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5.2 Haldane material Y2BaNiO5

In Fig.38, we show the crystal structure of the inorganic Haldane material Y2BaNiO5 [97]. The structure is characterized by chains of compressed NiO6 octahedra, which are separated by non-magnetic Y3+ and Ba2+ ions. The shortened Ni-O bonds along the chain (a-axis) lead to a relatively large super-exchange interaction $J\approx 285\sim340$ K, as estimated from the magnetic susceptibility [98,99]. The magnitude of the Haldane gap has been obtained as $E_{\rm g}\sim 100$ K with susceptibility [100,101,99] and inelastic neutron scattering measurements [102,103].

Figure 38: The crystal structure of Y2BaNiO5. $4\times 2\times 1$ unit cells are shown. The chain direction is the a-axis.
\epsfig {file=haldane-struct.eps,width=7cm}

One valuable feature of this material is that both off-chain charge doping (Y3+$\rightarrow$Ca2+) and on-chain vacancy doping (Ni2+$\rightarrow$Zn2+, Mg2+) is possible [98,104,103]. Since charge-doping to the Haldane ground state is a unique feature, some previous measurements have been aimed to clarify the behavior of the doped charge.

DiTusa et al. [103] measured resistivity ($\rho$), X-ray absorption spectroscopy (XAS), and inelastic neutron scattering (NIS) of the Ca/Zn-doped systems, and found the following features:

the doped holes did not induce a clean metallic behavior, but a localized state with hopping ($\rho$).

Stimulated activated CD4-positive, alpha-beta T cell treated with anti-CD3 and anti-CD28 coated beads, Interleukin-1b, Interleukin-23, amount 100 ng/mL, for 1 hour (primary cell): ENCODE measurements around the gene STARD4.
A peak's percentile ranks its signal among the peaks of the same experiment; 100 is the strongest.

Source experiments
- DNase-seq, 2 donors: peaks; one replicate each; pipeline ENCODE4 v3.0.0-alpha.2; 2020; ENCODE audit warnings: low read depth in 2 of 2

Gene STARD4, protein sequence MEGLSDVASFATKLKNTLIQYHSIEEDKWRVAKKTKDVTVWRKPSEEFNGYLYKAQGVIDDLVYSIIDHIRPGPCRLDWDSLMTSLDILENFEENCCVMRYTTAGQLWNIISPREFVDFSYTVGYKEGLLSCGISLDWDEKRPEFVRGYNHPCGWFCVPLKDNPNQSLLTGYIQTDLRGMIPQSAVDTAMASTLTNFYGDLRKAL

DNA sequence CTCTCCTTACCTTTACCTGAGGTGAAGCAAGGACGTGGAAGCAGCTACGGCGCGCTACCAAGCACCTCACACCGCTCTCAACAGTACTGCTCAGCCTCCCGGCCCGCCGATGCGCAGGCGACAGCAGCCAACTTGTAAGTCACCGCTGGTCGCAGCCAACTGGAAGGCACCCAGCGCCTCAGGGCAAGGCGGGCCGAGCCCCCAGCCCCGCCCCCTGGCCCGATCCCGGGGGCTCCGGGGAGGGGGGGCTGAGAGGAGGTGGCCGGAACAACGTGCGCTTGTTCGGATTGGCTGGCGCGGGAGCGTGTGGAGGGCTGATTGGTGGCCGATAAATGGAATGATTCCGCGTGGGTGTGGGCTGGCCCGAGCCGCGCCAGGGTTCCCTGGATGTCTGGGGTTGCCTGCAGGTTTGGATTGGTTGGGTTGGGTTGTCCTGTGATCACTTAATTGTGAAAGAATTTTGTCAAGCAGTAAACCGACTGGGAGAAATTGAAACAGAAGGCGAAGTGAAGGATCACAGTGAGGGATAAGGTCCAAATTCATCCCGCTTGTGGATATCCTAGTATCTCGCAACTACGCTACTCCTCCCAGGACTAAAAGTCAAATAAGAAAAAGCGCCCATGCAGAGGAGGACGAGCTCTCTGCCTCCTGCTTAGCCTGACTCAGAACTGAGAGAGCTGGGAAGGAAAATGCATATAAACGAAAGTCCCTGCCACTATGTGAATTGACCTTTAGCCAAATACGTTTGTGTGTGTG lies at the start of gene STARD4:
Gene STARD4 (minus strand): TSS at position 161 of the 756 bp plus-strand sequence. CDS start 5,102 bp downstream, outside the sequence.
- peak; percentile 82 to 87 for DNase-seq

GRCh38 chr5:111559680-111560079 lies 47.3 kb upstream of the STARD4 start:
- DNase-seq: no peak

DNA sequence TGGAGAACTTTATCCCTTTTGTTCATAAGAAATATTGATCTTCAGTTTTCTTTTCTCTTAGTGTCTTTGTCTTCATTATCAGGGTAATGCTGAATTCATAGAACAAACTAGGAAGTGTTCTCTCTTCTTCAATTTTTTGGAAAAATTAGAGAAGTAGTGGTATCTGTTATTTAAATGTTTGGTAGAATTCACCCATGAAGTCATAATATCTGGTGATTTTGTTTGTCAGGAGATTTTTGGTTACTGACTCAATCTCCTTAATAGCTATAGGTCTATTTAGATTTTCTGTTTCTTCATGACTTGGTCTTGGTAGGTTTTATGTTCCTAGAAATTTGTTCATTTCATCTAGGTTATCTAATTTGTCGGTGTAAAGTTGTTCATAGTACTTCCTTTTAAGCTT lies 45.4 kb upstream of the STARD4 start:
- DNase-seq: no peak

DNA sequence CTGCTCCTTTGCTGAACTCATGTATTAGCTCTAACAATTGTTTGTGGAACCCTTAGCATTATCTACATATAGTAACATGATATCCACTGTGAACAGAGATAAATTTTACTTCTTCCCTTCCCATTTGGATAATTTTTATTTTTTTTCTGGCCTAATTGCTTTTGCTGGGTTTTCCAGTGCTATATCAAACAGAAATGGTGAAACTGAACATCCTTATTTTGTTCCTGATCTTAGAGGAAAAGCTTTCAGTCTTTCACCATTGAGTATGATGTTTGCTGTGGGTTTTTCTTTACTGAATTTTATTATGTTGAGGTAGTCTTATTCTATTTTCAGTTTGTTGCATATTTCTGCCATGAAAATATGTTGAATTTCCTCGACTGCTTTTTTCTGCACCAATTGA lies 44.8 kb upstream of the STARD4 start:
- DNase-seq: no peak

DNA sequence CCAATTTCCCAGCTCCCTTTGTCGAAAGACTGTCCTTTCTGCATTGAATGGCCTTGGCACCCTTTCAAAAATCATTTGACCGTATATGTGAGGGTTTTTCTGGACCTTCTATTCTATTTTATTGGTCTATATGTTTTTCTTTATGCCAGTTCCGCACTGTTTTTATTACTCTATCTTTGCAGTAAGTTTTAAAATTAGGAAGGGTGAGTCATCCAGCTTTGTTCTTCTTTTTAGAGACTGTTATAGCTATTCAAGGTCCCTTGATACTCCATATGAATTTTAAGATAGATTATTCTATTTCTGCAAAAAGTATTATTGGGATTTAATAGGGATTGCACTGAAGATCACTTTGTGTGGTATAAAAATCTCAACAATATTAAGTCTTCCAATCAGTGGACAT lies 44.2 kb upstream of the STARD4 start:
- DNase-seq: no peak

the doped holes locate mainly at the 2pz orbital of the oxygen ion, which has a lobe in the chain direction (XAS).
charge doping induces a density of states within the Haldane gap (NIS). With vacancy doping (Ni2+$\rightarrow$Zn2+), such `in-gap states' were absent.
The result (3) implies that hole-doping strongly perturbs the non-magnetic ground state, while vacancy-doping preserves the non-magnetic ground state.

Quantitatively, vacancy doped Y2BaNiO5 has shown a mysterious response. Ramirez et al. [104] measured specific heat of the vacancy-doped compounds (Ni2+$\rightarrow$Zn2+) and found that the number of doping-induced spins does not follow the Valence Bond Solid state scenario; the VBS picture predicts the creation of two S=1/2 spins for each vacancy (see Fig.35d), but the Zn-doped Y2BaNiO5 system exhibited one S=1 spin for two Zn ions. To understand this phenomenon, Ramirez et al. suggest a heuristic `singlet-triplet model', which assumes that half of the broken chains form a triplet S=1 and the other half, a singlet S=0. Neither the origin of the couplings between the chain-end spins nor the local structure of the doping-induced spins is clear at the present stage.

To investigate the ground state properties and dynamics of spin systems, $\mu$SR is a powerful technique as introduced in the previous chapter. The following presents $\mu$SR results of the nominally pure/doped Y2BaNiO5, as well as their susceptibility data in low magnetic fields. For our measurements, polycrystalline specimens of nominally pure Y2BaNiO5, Ca doped systems [(Y2-xCax)BaNiO5; x=4.5, 9.5, 14.9 and 30.5%] and Mg doped systems [Y2Ba(Ni1-yMgy)O5; y=1.7 and 4.1%] were prepared at the University of Tokyo, Superconductivity Laboratory, using a standard solid state reaction described below [105]:

Powder X-ray analysis of the samples did not detect any impurity phases. The Ca and Mg concentrations (x and y) were determined with the atomic light-absorption method, which was commercially available (Robertson Microlit Laboratory, NJ, USA).

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Next: 5.2.1 Susceptibility measurements Up: 5 Haldane system Previous: .